By Porter Anderson, Editor-in-Chief | @Porter_Anderson
Year-to-Date Downloaded Audio up 21 PercentIn the StatShot report released Thursday (May 27) by the Association of American Publishers, the United States’ total revenues across all categories monitored by the system were up in March 40.2 percent as compared to March 2020. That brings the monetary figure to US$896.1 million.
Keep in mind that by March 6 of 2020, 21 passengers on a cruise ship off the coast of California had tested positive for the coronavirus COVID-19. On March 11, the World Health Organization would declare COVID-19 pandemic on March 11. Donald Trump declared a national emergency on March 13. And California would issue the United States’ first stay-at-home order on March 19.
Year-to-date, the American market’s publishing revenues as tracked by StatShot were up in the first quarter by 22.3 percent, at $3.1 billion.
As Publishing Perspectives readers know, the AAP’s numbers reflect reported revenue for tracked categories including trade (consumer books); K-12 instructional materials; higher education course materials; professional publishing; and university presses.
The trade’s sales are being reported up 34.2 percent in March, coming in at $743.9 million, and up 24.9 percent year-to-date, with $2.1 billion in revenue.
In terms of physical paper format revenues during the month of March, in the trade category–remember, this is consumer books):
- Hardback revenues were up 50.9 percent, coming in at $293.7 million
- Paperbacks were up 27.7 percent, with $239.9 million in revenue
- Mass market was up 34.6 percent to $20.6 million
- Board books were up 46.5 percent, with $15.3 million in revenue
- Ebook revenues were up 21.0 percent for the month as compared to March of 2020 for a total of $88 million
- The downloaded audio format–about which so many in the industry are enthusiastic–was up 16.7 percent for March, coming in at $58.5 million in revenue, though it stands at 7.9 percent of the market in March
- Physical audio was down 16.1 percent coming in at $1.6 million, the ongoing downward glide of formats now overtaken by digital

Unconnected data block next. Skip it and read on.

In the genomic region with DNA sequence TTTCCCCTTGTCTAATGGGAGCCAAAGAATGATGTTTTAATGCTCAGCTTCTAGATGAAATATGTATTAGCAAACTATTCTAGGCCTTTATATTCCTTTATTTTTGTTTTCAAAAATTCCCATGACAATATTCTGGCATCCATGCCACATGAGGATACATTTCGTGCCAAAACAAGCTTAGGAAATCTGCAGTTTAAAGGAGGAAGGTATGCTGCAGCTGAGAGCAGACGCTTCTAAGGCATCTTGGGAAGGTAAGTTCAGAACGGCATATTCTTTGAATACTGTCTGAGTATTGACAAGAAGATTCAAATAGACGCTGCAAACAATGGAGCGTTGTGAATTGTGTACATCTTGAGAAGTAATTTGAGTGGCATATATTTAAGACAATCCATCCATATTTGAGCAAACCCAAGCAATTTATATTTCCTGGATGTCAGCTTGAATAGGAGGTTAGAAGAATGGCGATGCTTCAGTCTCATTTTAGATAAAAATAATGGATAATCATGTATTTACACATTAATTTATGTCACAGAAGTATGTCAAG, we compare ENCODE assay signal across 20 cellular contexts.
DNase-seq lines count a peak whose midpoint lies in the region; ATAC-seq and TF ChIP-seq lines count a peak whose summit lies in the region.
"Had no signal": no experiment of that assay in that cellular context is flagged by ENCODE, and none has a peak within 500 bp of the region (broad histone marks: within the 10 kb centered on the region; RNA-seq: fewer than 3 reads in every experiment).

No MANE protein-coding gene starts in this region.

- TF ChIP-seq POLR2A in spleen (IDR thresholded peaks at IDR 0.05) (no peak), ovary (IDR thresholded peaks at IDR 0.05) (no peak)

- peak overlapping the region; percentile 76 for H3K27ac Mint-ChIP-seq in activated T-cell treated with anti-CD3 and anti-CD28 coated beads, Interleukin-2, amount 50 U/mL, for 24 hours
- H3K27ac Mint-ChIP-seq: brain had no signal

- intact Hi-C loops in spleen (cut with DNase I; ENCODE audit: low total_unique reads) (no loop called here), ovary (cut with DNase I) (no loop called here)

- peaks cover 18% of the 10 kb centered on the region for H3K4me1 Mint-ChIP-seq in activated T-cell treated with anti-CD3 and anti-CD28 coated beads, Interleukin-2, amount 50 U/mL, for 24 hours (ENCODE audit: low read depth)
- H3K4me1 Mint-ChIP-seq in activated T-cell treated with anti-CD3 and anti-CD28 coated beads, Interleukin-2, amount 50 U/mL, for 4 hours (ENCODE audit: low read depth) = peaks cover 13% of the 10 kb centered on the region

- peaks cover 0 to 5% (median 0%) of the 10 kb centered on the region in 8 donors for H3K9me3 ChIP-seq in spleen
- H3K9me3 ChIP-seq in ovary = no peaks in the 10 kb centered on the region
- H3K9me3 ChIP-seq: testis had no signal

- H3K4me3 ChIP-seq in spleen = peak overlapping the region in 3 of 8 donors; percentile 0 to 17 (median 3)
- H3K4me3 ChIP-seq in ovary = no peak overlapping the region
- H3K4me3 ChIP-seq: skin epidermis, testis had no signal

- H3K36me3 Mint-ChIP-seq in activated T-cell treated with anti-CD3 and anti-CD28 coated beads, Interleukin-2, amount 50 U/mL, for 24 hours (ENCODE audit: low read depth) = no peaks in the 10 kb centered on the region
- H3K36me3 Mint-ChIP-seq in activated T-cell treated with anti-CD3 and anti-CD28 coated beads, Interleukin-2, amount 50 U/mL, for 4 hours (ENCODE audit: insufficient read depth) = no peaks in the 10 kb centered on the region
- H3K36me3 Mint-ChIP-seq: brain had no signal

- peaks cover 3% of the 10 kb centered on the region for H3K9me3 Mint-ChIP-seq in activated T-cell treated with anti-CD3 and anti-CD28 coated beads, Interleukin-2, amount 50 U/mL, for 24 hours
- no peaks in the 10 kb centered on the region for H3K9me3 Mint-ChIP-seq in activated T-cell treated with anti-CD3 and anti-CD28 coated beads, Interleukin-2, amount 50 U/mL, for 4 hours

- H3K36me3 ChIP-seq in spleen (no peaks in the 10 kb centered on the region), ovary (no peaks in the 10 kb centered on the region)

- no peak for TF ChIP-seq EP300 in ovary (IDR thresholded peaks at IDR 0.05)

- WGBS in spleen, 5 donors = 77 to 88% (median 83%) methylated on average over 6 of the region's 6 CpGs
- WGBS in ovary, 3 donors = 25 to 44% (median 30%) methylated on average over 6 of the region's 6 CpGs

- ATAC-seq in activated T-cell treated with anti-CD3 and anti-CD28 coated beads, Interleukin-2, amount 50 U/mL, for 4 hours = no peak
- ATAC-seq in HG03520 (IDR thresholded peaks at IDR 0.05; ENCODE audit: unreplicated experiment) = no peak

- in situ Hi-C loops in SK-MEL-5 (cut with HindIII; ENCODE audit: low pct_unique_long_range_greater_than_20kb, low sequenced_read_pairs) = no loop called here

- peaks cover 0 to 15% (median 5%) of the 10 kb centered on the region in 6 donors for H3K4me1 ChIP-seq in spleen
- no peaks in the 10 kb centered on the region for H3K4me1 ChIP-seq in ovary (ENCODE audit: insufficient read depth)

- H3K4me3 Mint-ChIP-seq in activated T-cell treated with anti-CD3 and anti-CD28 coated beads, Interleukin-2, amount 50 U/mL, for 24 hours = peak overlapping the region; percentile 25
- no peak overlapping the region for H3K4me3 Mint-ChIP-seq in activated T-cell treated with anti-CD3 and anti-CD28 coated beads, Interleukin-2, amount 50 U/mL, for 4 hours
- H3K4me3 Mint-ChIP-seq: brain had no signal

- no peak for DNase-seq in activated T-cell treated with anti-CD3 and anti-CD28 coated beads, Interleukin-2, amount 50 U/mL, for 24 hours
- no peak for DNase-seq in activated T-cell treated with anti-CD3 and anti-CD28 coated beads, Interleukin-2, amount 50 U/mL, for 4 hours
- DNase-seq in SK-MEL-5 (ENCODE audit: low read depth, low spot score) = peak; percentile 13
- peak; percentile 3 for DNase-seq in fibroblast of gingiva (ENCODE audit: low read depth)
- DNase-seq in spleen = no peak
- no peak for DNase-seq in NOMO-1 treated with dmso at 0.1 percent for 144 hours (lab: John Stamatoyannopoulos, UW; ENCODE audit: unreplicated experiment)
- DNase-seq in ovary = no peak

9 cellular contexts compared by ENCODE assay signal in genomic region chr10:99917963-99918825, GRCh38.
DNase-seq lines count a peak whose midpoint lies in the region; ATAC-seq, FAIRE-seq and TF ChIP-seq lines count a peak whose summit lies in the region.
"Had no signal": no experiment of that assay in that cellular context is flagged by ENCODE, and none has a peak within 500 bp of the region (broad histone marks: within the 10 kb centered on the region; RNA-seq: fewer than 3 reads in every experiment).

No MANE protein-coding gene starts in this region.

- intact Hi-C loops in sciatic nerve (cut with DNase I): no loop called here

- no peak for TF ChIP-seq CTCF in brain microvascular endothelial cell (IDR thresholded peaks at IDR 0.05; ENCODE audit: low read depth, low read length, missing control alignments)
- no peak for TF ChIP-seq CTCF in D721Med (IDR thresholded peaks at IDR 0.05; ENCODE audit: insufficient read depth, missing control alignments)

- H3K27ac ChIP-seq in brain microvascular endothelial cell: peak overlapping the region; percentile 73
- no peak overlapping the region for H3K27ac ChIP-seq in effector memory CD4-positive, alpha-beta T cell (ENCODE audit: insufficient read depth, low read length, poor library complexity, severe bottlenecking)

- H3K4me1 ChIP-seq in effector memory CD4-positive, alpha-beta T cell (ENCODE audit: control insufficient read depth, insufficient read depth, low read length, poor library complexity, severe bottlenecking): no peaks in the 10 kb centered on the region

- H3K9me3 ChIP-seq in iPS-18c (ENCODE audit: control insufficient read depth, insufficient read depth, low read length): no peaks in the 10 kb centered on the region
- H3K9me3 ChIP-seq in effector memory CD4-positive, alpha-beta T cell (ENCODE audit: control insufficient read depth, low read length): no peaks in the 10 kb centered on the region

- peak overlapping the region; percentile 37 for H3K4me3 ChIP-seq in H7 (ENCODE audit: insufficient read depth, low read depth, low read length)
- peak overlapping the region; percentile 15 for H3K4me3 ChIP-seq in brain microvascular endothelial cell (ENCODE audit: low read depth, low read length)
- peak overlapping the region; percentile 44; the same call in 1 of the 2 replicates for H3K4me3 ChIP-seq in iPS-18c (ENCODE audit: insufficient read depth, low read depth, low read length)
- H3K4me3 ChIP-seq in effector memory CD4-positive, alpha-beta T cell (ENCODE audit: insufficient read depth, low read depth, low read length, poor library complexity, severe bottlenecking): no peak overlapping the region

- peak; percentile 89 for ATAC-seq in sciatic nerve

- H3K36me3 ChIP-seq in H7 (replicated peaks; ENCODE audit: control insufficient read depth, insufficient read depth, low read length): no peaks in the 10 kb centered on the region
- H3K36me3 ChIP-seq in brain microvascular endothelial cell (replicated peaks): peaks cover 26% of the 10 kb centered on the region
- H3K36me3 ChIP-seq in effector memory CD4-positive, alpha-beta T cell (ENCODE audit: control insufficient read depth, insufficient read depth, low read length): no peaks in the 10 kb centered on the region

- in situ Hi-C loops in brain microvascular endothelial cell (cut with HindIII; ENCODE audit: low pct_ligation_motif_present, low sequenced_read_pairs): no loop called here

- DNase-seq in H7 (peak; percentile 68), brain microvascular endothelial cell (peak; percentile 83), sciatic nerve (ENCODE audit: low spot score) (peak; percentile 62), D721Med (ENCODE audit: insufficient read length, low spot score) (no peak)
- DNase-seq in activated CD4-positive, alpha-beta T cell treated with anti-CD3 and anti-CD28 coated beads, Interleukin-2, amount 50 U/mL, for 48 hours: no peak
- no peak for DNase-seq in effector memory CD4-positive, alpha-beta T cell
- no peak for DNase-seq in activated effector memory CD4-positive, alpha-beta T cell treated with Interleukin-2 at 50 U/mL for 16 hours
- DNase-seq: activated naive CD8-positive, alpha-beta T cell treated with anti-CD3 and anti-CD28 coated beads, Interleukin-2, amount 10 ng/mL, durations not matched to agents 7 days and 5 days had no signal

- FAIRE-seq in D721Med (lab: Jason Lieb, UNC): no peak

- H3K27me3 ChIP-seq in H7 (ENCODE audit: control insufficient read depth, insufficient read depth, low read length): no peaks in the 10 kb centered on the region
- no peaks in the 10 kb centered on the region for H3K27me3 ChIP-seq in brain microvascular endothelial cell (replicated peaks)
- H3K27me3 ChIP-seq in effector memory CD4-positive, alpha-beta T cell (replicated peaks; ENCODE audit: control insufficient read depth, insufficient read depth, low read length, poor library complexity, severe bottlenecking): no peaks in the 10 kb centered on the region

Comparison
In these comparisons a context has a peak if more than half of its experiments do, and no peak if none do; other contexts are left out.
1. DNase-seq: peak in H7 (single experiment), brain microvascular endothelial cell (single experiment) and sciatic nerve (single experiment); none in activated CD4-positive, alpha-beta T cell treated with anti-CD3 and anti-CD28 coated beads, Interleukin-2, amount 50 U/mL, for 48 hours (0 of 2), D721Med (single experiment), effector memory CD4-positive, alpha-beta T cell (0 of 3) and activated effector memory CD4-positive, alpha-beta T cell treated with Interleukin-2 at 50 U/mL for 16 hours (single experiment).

In Q1 2021:
- Hardback revenues were up 34.0 percent, at $765.3 million
- Paperbacks were up 19.3 percent, with $651.2 million in revenue
- Mass market was up 36.6 percent to $61.8 million
- Board books were up 9.8 percent, with $44.9 million in revenue
- Ebook revenues were up 20.7 percent as compared to the first three months of 2020 for a total of $278.2 million
- Downloaded audio was up 21.0 percent, at $189.4 million in revenue
- Physical audio was down 5.3 percent, at $4.8 million
Religious, Educational, and Professional Sectors
- Religious press revenues are reported by StatShot to be up 29.9 percent in March, at $58.4 million.
- Education revenues were $111.7 million, up 115.5 percent compared with March of 2020
- PreK-12 instructional materials revenues were up 81.5 percent for March 2021, at $61.4 million
- Professional books, including business, medical, law, technical and scientific, were up 33.2 percent during the month, coming in at $33.1 million
In Q1 2021:
- Religious press revenues, year-to-date, were up 12.8 percent, at 187.1 million.
- Year-to-date education revenues were $865.9 million, up 18.7 percent as compared to the first three months of 2020
- Year-to-date preK-12 revenues were up 24.0 percent, at $124.4 million
- Year-to-date professional books were $95.9 million, up 12.7 percent as compared to the first three months of 2020
“AAP Statshot reports the monthly and yearly net revenue of publishing houses from US sales to bookstores, wholesalers, direct-to-consumer, online retailers, and other channels. Statshot draws revenue data from approximately 1,360 publishers, although participation may fluctuate slightly from report to report.
“StatShot reports are designed to give ongoing revenue snapshots across publishing sectors using the best data currently available. The reports reflect participants’ most recent reported revenue for current and previous periods, enabling readers to compare revenue on both a month-to-month and year-to-year basis within a given StatShot report.
“Monthly and yearly StatShot reports may not align completely across reporting periods, because: (a) The pool of StatShot participants may fluctuate from report to report; and (b) as in any business, it’s common accounting practice for publishing houses to update and restate their previously reported revenue data. If, for example, a business learns that its revenues were greater in a given year than its reports first indicated, it will restate the revenues in subsequent reports to AAP, permitting AAP in turn to report information that is more accurate than before.”
More from Publishing Perspectives on industry statistics is here. More on the Association of American Publishers is here, more of our coverage of AAP StatShot reports is here, and more on the US market is here.
More from us on the coronavirus COVID-19 pandemic and its impact on international book publishing is here.